The Most Valuable Lessons LYS Has Taught Me

Editor's Note: This is a guest post written by third year delegate Emily Seabaugh. 

 Emily Seabaugh with the LYS Flag

Emily Seabaugh with the LYS Flag

If you know me, you probably know that I have a passion for a magical program called LYS. I have gone for the last three years. I have learned some incredible lessons. Here is a very detailed list of the ones I consider the most important: 

·      Being your true self is absolutely incredible. At LYS, there is an environment where everyone’s ideas and views are valued. No matter what you are interested in, you can fit in at LYS. Everyone is so accepting of everyone else. The environment has inspired me to carry that “LYS Emily” with me wherever I go.

·      Dreams don’t work unless you do. At LYS, there is an involvement session called “From Dreams to Reality” which has always inspired me. At the 2016 session of LYS, it did something more. This year really opened my eyes to the fact that if you don’t have a plan, then your dream is just a dream. I ended up making a long term plan to make my dream of working for Disney a reality.

·      Eye contact is important. Another session I really love is called “Dyadic Encounter.” This is a session where you have a meaningful conversation with a complete stranger. One of the rules in the session is to try to maintain eye contact as much as possible. My partner was very good at doing that. I realized that I left the conversation feeling better than I did when it began. I figured out that this is because, when you maintain eye contact, it lets the person you are speaking to know that you are listening and care about what they are telling you. I think that something as small as eye contact can go a long way…. Leading me into my next point.

·      A small gesture can go a very long way. Whether it’s a positive or negative gesture, either can go just as far. This year at LYS, I broke my foot, therefore needed a lot of assistance throughout the week. So many people at LYS were kind enough to get me a chair, carry my bags, or even dance with me at banquet. These small gestures made my week at LYS what it was. (The opposite is also true. If you are rude to someone, that could ultimately ruin their day.)

·      Getting out of your comfort zone changes everything.  Walking into LYS, I never expected to be confident enough to give a speech in front of 150+ people, lead chants, or pour my heart into people I met less than a week ago. As the week went on, I: started leading cheers, signed up to run for office, and cried with people I once considered strangers. All this to say that none of those things were origninally in my comfort zone. By the end of the week, they became my favorite things to do. Taking a step out of your comfort zone can mean the difference between a great week and a boring week. Which leads me to the next point...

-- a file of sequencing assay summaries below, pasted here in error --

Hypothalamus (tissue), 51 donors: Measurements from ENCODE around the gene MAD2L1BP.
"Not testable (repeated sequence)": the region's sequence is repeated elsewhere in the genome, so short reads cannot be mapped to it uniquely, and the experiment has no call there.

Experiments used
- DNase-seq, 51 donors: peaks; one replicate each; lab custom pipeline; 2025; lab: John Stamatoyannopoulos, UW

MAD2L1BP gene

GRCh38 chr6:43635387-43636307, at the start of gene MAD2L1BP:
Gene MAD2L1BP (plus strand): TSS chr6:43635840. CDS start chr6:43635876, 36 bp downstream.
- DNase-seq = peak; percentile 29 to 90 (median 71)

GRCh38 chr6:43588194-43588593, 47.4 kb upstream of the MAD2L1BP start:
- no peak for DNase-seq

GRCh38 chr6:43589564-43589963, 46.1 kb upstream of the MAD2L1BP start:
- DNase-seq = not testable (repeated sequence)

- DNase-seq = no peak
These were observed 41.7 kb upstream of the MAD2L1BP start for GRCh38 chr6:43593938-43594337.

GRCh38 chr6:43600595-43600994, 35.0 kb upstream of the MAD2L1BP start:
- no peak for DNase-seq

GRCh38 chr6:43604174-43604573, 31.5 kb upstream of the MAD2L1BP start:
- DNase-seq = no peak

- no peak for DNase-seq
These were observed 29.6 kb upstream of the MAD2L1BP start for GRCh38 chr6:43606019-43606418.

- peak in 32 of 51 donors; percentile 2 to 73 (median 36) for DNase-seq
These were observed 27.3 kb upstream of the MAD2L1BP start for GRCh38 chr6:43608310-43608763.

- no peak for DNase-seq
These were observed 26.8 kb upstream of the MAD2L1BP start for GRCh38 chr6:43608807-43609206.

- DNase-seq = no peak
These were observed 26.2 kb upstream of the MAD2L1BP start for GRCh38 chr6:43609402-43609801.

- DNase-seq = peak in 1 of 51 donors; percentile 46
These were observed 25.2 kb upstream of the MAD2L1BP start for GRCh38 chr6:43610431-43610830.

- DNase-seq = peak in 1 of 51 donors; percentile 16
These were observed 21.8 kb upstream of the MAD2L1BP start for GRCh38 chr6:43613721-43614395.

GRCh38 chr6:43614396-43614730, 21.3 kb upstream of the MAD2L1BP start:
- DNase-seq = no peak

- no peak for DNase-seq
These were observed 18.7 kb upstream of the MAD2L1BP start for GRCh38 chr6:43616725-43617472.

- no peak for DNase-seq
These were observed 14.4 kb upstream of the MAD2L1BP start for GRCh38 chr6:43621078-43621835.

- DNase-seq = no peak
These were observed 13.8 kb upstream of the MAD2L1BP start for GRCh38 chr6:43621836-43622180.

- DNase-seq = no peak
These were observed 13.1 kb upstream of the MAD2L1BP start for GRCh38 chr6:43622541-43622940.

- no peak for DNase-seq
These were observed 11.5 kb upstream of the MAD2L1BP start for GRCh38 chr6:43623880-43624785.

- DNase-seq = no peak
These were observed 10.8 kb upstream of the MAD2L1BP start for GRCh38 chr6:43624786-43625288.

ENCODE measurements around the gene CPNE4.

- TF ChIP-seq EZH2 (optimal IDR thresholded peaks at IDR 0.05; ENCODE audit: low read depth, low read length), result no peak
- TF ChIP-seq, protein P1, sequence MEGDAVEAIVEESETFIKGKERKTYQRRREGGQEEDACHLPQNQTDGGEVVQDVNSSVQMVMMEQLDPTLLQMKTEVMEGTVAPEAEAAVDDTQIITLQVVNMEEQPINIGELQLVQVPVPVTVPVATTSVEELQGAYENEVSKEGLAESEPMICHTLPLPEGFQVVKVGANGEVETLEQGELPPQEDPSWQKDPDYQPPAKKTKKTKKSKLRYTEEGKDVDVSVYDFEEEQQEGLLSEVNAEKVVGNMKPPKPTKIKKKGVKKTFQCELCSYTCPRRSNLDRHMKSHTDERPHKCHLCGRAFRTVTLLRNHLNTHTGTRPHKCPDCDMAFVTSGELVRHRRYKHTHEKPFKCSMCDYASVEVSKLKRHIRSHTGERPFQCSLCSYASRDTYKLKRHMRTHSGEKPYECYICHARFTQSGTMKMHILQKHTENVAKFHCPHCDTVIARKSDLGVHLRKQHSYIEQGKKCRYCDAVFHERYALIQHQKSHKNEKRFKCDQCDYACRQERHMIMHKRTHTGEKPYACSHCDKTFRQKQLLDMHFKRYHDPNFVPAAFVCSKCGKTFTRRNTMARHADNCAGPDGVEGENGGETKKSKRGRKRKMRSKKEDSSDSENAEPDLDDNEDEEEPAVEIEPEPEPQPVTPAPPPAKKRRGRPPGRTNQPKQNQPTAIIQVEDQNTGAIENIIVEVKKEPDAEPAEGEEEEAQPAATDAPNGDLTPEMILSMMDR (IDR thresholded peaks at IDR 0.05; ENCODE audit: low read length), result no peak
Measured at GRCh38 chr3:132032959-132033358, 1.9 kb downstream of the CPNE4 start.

·      You can bring a horse to water, but you cannot make it drink. There are people who give LYS their all and get really into it, and there are people who are more interested in getting sleep than enjoying LYS. By the end of the week, some people have changed from the uninterested person to the person who is giving LYS their all. However, some are still too concerned with sleeping. I learned that, in the end, you can’t be too concerned with how others are spending their opportunities. You should worry about having the best time for yourself and let them decide for themselves.

·      Joy and enthusiasm are contagious. The LYS councilors and returning delegates are super pumped about everything. This joy then spreads to the new delegates who then spread it to other new delegates and so on. This is a phenomenon described in one of my favorite cheers as “that LYS Feeling.” When you’re at LYS, you can’t help but feel “that LYS Feeling” of joy and enthusiasm.

·      The best friends are the unexpected ones. As said before, I broke my foot at LYS this year, so I got the LYS medical team to help me out. Also, many awesome councilors and delegates helped me out throughout the week as well. I became so close with so many councilors and delegates and all of them mean so much to me. They made LYS 2016 what it was. 
My point is that I did not expect to break my foot or have the chance to talk to many   of them as I walked into LYS 2016. I’m honestly thankful for my injury because without it, I wouldn’t have made as many special friends.

·      Do not let one small problem keep you from enjoying your experiences. With the broken foot scenario, there were moments when I wanted to pack up and go back to Shreveport. There were many more moments when there was a little voice inside my head telling me that I should stay because LYS is truly worth it. I am thankful that I stayed because, despite the injury, LYS 2016 rocked my socks.

·      In order to be a successful leader, you must have integrity, optimism and enthusiasm. This one is pretty self explanatory. Jay Dardenne came to opening convocation this year and gave a speech about qualities all true leaders possess: integrity, optimism, and enthusiasm. These three words were ringing in the back of my head all throughout the week of LYS.

·      No man is an island. Everyone is going through something in their life. Nobody needs any more negativity in their lives than they already have. Instead of being mean to one another, we should encourage each other and spread the love. If we all live out the words, the world would be a much nicer place to live.


No man is an island,
No man stands alone
Each man’s joy is joy to me,
Each man’s grief is my own.
We need one another,
so I will defend
each man as my brother,
each man as my friend.